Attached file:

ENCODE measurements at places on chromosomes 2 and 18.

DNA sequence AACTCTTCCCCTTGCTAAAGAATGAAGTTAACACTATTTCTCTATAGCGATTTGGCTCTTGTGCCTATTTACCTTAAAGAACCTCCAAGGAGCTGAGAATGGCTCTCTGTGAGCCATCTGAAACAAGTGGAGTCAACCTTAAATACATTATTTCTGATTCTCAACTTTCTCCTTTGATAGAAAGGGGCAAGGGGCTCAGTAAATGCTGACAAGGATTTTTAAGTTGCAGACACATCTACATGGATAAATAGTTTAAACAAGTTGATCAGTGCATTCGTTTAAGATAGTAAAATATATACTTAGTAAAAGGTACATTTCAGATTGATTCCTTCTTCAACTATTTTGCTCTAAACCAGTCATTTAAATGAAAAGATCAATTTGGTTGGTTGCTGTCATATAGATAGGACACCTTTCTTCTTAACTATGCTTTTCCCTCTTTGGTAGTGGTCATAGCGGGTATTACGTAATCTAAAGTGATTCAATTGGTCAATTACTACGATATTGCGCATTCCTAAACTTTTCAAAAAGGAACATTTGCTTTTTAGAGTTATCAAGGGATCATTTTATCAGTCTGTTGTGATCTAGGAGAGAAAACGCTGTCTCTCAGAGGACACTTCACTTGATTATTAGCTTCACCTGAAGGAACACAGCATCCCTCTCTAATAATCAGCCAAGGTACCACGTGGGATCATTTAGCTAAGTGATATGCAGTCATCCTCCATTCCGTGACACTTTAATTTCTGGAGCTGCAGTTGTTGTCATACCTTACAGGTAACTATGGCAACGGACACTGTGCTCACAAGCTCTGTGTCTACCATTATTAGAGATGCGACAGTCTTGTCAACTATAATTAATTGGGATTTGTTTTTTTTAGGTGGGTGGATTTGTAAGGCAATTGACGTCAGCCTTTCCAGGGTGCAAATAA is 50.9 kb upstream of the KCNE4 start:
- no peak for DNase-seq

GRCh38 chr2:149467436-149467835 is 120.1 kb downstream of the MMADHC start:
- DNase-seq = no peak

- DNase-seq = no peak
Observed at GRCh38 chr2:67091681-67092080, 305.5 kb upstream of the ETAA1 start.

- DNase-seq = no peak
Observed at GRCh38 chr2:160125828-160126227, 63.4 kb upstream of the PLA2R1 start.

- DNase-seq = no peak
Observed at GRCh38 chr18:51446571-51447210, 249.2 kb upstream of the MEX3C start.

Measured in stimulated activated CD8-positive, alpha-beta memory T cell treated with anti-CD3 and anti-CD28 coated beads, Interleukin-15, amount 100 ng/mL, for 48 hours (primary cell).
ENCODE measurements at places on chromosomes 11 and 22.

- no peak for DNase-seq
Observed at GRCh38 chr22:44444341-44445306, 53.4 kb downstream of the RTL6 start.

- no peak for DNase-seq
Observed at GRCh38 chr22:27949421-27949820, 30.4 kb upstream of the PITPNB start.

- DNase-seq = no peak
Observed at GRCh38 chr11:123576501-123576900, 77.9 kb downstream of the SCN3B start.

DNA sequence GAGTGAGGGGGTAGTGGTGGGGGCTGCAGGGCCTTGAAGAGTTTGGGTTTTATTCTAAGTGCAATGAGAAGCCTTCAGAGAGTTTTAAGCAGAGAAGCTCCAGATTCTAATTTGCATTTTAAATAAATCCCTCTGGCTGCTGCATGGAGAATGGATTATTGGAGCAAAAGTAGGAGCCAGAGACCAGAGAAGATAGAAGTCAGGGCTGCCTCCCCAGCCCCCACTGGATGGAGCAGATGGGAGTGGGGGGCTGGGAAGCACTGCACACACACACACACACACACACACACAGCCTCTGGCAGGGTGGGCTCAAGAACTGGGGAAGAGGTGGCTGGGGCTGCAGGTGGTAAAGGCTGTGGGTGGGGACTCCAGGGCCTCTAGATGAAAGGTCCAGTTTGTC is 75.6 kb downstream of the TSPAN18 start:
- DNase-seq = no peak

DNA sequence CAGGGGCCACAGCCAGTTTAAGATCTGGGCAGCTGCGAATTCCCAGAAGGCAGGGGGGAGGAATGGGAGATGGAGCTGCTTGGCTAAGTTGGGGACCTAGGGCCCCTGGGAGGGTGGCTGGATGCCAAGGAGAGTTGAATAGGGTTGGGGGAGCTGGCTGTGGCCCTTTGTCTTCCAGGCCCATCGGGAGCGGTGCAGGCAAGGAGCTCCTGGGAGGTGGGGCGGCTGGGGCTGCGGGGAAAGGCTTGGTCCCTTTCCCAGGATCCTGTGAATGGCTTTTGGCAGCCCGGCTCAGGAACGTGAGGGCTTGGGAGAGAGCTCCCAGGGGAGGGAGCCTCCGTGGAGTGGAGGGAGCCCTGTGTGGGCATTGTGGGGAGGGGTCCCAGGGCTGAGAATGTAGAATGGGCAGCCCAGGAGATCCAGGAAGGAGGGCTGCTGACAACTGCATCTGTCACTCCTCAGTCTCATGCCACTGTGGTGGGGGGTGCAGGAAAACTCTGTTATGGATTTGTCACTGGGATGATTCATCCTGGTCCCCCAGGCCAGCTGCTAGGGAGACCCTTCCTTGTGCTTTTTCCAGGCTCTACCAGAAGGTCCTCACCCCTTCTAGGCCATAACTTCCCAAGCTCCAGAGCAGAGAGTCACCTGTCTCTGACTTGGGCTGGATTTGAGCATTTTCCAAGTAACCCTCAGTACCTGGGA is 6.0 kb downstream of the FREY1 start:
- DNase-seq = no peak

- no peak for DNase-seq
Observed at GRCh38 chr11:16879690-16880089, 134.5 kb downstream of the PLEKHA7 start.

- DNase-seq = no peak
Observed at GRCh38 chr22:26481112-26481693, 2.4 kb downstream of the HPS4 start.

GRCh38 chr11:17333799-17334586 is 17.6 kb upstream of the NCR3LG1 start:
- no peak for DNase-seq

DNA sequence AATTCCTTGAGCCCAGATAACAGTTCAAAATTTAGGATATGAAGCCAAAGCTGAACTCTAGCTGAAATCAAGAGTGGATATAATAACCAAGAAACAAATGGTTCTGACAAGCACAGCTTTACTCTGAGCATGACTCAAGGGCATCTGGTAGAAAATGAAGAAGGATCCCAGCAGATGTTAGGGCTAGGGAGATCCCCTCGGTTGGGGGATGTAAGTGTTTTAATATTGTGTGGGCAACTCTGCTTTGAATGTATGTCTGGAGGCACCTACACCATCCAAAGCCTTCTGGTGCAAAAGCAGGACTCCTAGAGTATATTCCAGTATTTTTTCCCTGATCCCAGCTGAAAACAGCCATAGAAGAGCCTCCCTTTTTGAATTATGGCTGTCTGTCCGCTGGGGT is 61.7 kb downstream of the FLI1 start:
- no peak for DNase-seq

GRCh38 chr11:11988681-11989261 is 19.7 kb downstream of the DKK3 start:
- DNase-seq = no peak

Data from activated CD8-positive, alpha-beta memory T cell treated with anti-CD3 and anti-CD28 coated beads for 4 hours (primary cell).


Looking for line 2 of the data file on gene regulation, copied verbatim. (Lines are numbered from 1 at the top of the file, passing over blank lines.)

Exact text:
DNA sequence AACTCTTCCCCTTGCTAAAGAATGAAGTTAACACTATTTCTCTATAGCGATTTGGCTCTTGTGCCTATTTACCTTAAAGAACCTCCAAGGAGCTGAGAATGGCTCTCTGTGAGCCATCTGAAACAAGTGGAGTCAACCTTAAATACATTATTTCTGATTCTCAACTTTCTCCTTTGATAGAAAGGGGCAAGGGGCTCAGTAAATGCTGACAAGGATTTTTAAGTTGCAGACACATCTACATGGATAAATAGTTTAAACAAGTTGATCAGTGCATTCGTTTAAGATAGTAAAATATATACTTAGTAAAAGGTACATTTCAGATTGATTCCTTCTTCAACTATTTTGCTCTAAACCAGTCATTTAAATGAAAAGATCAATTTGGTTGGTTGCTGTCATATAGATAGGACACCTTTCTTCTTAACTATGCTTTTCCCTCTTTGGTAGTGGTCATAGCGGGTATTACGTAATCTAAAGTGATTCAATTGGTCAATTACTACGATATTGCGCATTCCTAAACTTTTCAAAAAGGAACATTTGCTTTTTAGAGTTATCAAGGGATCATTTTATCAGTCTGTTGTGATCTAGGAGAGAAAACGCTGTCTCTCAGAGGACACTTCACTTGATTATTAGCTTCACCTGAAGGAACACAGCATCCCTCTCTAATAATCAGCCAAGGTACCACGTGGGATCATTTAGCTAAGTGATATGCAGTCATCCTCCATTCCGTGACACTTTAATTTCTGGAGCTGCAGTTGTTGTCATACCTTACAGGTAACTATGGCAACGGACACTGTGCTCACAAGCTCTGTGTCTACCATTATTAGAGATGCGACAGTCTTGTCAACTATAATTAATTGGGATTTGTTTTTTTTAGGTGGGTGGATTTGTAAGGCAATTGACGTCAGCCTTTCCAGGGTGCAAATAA is 50.9 kb upstream of the KCNE4 start: